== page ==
Document Detail


Systematic delays in antibiotic administration in the emergency department for adult patients admitted with pneumonia.
MedLine Citation:
PMID:  16825671     Owner:  NLM     Status:  MEDLINE    
Abstract/OtherAbstract:
OBJECTIVES: The authors sought to determine the contribution of delays in care on time to antibiotics for patients admitted from the emergency department (ED) with pneumonia and to identify patients at risk for delayed antibiotics. METHODS: This was a retrospective cohort study of patients admitted to the Hospital of the University of Pennsylvania (HUP) and to Pennsylvania Presbyterian Hospital (Presbyterian) with an admission diagnosis of pneumonia in 2004. RESULTS: A total of 393 patients were included. Ninety percent had antibiotics documented as given in the ED. Eighty-three (43%) of 209 at HUP and 104 (64%) of 161 patients at Presbyterian received antibiotics within four hours. Patients who received antibiotics more than four hours after ED arrival experienced longer waits for radiograph orders (HUP, 54 min [95% confidence interval {CI} = 33 to 76 min]; Presbyterian, 43 min [95% CI = 29 to 58 min]), for radiograph performance (HUP, 21 min [95% CI = 4 to 39 min], Presbyterian, 24 min [95% CI = 8 to 47 min]), for antibiotic orders (HUP, 56 min [95% CI = 38 to 95 min]; Presbyterian, 67 min [95% CI = 33 to 103 min]), and for antibiotic administration (HUP, 28 min [95% CI = 17 to 39 min]; Presbyterian, 30 min [95% CI = 21 to 38 min]). Patients with lower severity scores (p = 0.005) and patients with nonclassic clinical presentations for pneumonia were at increased risk for delayed antibiotics (odds ratio, 2.2; 95% CI = 1.1 to 4.4). CONCLUSIONS: Antibiotic delays for patients admitted with pneumonia occur across multiple care processes. Less severely ill patients and patients with nonclassic presentations are at higher risk for delayed antibiotic administration. Hospitals should consider performing a similar analysis to evaluate hospital-specific and patient-specific care delays.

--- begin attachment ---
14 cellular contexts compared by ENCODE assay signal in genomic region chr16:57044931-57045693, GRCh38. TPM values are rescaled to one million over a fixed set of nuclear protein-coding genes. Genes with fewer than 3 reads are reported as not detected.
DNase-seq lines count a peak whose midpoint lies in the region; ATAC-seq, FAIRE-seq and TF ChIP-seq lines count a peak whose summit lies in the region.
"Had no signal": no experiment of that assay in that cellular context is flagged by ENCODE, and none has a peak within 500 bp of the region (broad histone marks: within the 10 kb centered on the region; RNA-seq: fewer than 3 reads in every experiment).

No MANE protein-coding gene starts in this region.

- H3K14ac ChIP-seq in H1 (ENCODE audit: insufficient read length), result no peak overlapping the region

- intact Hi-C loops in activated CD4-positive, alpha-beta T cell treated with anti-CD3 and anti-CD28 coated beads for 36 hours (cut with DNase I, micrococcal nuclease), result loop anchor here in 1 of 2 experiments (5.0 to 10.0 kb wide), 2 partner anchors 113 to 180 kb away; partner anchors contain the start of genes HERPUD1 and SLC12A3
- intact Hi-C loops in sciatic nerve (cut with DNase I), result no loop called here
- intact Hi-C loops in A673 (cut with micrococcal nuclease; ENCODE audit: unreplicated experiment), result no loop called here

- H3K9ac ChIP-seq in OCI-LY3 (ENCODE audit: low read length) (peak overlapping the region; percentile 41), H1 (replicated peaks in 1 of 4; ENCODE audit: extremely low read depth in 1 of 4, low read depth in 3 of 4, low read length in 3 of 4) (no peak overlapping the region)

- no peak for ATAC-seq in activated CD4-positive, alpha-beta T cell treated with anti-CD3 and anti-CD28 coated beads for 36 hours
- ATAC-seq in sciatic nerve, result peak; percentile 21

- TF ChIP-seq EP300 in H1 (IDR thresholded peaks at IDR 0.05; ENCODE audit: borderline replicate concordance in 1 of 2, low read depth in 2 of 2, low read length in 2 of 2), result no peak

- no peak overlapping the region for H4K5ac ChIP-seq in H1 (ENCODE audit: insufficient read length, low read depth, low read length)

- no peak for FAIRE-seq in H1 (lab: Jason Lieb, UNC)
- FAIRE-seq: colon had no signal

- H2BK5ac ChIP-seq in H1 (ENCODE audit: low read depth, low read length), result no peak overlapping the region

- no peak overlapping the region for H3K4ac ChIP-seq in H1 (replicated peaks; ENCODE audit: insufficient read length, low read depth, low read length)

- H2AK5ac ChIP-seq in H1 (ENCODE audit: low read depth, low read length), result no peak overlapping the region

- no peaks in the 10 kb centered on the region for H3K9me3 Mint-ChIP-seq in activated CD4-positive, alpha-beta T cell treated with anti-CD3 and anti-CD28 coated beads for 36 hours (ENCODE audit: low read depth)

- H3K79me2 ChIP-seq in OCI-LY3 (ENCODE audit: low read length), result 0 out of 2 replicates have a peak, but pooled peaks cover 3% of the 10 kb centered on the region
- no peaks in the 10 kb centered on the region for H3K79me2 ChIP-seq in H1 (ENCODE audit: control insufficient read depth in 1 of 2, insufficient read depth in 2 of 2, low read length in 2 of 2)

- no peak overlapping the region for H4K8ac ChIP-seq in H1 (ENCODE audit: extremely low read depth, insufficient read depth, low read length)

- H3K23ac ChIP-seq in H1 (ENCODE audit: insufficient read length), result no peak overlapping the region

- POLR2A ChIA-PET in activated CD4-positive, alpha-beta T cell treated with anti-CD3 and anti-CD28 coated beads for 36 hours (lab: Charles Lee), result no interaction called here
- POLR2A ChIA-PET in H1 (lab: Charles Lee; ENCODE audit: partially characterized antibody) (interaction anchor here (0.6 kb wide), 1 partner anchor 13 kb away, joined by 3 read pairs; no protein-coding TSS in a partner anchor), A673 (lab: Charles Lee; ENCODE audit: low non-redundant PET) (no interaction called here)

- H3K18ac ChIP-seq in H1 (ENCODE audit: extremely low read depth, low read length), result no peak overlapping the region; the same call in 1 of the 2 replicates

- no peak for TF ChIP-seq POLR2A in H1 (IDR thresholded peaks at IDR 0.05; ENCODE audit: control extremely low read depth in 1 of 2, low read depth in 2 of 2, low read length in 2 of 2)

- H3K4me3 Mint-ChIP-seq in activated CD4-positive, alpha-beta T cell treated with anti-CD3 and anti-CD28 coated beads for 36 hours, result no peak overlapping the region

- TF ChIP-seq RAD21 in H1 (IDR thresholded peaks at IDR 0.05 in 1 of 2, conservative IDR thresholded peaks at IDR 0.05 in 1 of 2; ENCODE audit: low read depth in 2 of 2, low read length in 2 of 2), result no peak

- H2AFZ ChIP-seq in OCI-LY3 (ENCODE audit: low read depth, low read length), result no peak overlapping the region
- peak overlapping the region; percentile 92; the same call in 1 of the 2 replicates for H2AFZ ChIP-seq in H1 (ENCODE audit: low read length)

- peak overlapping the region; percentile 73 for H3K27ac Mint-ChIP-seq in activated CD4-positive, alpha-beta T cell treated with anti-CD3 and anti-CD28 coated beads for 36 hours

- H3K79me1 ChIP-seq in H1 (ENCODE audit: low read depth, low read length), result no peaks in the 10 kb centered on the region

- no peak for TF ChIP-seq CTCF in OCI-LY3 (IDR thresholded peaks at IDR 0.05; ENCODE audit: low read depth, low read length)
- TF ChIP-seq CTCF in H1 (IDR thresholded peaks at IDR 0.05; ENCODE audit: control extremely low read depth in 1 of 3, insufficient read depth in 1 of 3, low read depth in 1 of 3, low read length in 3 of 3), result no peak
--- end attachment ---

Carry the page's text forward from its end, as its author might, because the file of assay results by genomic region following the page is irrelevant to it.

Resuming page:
Authors:
Jesse M Pines; Melinda J Morton; Elizabeth M Datner; Judd E Hollander
Publication Detail:
Type:  Journal Article     Date:  2006-07-06
Journal Detail:
Title:  Academic emergency medicine : official journal of the Society for Academic Emergency Medicine     Volume:  13     ISSN:  1553-2712     ISO Abbreviation:  Acad Emerg Med     Publication Date:  2006 Sep 
Date Detail:
Created Date:  2006-09-01     Completed Date:  2006-11-20     Revised Date:  -    
Medline Journal Info:
Nlm Unique ID:  9418450     Medline TA:  Acad Emerg Med     Country:  United States    
Other Details:
Languages:  eng     Pagination:  939-45     Citation Subset:  IM    
Affiliation:
Department of Emergency Medicine, Hospital of the University of Pennsylvania, Philadelphia, PA. pinesjes@uphs.upenn.edu
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MeSH Terms
Descriptor/Qualifier:
Adolescent
Adult
Aged
Anti-Bacterial Agents / therapeutic use*
Cohort Studies
Drug Utilization Review
Emergency Service, Hospital / statistics & numerical data*
Female
Humans
Male
Middle Aged
Philadelphia
Pneumonia / drug therapy*,  radiography
Quality Assurance, Health Care
Retrospective Studies
Risk Factors
Time Factors
Chemical
Reg. No./Substance:
0/Anti-Bacterial Agents

From MEDLINE®/PubMed®, a database of the U.S. National Library of Medicine


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